How to handle a process that spawns other thousand processes


I would like to know how can I spawn one process that in my system represent a ‘‘order’’ each order has 1000+ images so I would like to process each image in a separate process but I can only say that the ‘’ order has been processed ‘’ if all those 1000+ images were processed successfully. Is there a way to keep tracking of these ‘‘child processes’’ ?

Functions like Task.await_many or Task.yield_many could do what you’re looking for.


Consider carefully if you actually want to launch 1000 processes all at once, versus using a pool of workers. Unless you’re using a VERY large server, most of those 1000 processes will be waiting for their turn to run most of the time.

probably using Task would work for you.

I will agree with the previous post though, instead of spawning 1000 processes, a wiser option would be to chunk the images and spawn less processes that process many images.

First of all, thanks for your reply! unfortunately I don’t think I quiet get what you said. Using a pool of workers I would be able to open a “order_process” and process all of those images or just a few of them? Would I be able to spawn order_1, order_2, order_3 and each of them ‘‘wait’’ for their images?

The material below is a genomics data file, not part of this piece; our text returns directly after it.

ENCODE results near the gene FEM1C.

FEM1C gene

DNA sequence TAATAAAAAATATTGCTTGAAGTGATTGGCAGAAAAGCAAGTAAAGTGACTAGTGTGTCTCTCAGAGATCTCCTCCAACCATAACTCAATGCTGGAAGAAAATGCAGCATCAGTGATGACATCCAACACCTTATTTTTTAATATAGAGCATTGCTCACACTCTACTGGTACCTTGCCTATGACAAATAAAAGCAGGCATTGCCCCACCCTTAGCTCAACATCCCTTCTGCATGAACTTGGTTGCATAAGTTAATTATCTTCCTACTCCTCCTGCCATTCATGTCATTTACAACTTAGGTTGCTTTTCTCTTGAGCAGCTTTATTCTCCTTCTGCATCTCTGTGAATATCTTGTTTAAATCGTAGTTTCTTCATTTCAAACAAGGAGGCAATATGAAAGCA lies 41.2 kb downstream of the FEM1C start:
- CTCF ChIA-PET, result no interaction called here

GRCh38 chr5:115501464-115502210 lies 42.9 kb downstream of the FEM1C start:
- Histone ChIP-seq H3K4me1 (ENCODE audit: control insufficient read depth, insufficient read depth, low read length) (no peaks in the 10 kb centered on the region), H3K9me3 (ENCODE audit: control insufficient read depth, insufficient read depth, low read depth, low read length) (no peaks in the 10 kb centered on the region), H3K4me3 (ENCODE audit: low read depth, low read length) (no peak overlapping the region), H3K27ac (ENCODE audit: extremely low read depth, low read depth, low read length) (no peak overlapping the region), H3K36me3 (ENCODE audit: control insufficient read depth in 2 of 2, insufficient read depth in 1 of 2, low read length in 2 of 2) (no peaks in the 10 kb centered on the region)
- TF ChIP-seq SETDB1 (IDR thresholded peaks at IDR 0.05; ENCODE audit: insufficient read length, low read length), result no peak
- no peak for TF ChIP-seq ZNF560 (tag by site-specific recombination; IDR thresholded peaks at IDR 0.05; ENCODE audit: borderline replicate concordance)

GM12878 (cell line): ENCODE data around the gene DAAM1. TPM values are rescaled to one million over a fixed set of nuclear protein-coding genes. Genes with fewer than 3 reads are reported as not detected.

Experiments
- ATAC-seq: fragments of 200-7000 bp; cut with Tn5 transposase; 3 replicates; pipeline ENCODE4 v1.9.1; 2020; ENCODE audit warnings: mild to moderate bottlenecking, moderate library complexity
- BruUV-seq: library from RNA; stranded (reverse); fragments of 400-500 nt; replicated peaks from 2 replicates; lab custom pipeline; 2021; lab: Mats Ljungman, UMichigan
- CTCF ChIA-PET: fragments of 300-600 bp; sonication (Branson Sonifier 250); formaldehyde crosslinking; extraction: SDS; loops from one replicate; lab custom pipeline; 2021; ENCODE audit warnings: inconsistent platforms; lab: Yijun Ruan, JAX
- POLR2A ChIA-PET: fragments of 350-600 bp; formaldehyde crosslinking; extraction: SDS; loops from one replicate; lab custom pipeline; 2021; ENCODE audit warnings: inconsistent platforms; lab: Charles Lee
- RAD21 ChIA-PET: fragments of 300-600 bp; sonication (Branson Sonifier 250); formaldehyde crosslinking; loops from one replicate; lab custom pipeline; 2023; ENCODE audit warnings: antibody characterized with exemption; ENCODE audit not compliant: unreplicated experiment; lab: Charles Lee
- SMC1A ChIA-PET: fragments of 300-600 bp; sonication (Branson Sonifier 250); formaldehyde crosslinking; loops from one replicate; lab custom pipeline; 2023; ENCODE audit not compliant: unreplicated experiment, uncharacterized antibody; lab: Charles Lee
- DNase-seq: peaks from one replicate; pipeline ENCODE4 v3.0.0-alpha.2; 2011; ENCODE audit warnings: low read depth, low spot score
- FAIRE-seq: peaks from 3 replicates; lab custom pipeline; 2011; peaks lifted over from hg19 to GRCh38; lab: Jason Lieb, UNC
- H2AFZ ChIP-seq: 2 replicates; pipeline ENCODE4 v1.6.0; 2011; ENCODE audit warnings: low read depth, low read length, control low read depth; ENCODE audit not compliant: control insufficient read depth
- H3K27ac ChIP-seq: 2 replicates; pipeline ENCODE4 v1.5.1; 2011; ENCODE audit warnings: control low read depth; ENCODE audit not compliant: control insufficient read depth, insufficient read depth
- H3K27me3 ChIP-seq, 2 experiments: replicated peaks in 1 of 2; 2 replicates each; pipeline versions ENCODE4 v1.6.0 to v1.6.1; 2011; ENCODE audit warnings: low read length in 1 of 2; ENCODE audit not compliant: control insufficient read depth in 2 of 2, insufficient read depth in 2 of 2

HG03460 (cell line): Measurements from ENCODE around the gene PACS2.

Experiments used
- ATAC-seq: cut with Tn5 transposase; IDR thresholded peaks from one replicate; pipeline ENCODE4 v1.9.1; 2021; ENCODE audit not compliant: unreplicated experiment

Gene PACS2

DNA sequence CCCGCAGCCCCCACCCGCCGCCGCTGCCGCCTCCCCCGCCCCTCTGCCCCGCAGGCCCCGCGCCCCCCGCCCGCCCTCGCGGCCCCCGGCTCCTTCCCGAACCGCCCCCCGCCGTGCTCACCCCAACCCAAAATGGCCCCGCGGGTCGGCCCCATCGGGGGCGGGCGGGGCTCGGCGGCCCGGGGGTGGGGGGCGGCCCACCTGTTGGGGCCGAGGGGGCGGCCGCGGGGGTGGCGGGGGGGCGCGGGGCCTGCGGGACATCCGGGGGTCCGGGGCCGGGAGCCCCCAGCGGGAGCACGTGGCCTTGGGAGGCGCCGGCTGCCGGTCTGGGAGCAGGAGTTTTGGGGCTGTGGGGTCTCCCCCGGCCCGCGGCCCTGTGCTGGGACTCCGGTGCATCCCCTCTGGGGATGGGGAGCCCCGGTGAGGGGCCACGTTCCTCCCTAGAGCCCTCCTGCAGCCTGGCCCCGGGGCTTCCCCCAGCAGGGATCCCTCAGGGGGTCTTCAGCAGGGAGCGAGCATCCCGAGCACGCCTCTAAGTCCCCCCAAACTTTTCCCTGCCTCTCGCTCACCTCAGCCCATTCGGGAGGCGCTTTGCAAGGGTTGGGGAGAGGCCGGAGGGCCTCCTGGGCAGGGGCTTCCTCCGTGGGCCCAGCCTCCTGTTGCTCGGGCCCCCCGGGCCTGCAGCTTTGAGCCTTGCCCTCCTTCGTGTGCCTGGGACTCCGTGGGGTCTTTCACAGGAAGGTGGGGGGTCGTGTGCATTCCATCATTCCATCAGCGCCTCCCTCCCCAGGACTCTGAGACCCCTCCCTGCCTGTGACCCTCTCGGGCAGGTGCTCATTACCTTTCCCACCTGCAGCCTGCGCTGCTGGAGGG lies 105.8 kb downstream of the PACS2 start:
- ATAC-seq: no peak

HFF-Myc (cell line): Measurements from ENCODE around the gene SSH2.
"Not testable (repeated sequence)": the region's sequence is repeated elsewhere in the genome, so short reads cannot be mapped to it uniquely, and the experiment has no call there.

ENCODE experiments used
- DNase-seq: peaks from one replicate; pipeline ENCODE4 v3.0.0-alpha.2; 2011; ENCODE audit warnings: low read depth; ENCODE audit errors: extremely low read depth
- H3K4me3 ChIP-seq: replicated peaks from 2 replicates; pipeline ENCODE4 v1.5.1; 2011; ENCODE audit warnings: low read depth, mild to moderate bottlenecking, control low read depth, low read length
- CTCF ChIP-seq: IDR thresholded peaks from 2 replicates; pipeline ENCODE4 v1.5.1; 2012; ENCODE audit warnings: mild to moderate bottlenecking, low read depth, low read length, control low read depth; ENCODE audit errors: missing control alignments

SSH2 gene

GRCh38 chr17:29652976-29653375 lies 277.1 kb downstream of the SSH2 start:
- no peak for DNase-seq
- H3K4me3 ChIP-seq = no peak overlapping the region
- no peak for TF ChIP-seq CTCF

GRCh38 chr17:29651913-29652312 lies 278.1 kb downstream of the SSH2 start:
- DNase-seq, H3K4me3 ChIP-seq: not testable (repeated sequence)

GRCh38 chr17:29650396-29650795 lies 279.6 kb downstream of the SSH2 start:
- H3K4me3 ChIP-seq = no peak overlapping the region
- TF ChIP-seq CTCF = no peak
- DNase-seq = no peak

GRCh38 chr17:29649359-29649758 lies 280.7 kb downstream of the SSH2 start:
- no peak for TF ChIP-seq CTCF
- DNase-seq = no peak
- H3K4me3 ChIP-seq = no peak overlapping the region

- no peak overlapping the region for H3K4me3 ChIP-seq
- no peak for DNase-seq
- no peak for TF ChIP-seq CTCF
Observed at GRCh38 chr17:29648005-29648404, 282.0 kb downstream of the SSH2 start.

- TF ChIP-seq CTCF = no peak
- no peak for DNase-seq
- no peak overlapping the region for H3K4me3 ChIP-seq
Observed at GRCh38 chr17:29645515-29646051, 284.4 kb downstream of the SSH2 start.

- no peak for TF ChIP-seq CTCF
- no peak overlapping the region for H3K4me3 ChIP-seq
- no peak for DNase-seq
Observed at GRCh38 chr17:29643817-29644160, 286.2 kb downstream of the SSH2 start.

I can’t speak to the part about “order” processes; that’s going to depend on where orders come from and what cares about that “order has been processed” status update.

For a particular order, there are tradeoffs between concurrency and parallel processing overhead. For concreteness let’s assume there’s a list of 1000 images named images and a function process_image that takes an image, does the thing, and returns a result.

The “maximum concurrency” approach would be to start up a new process for every element of images and then wait for all the results:

results =
  |> img -> Task.async(fn -> process_image(img))) end)
  |> Task.await_many()

If process_image does a lot of things that involve waiting for external resources, this may speed things up a lot.

On the other hand, if process_image does a lot of things that need CPU time, things won’t speed up much more than the number of schedulers in the system.

That last situation is common enough that there’s a standard function to handle it better by only starting enough processes to keep the schedulers busy: Task.async_stream Using it would look like:

results = Task.async_stream(images, &process_image/1)

Both of these approaches will use all the processing resources available when given enough images.

If you’re expecting to handle multiple orders, this is a problem: what happens when many arrive at once? Processes are cheap on the BEAM, but not free.

This is where ideas like “worker pools” like :poolboy or job-queuing systems like Oban are useful; they allow you to define how many workers should run simultaneously and then balance the work against those. Oban Pro’s batching would be a particularly good fit for this requirement.


Thank you!! It helped a lot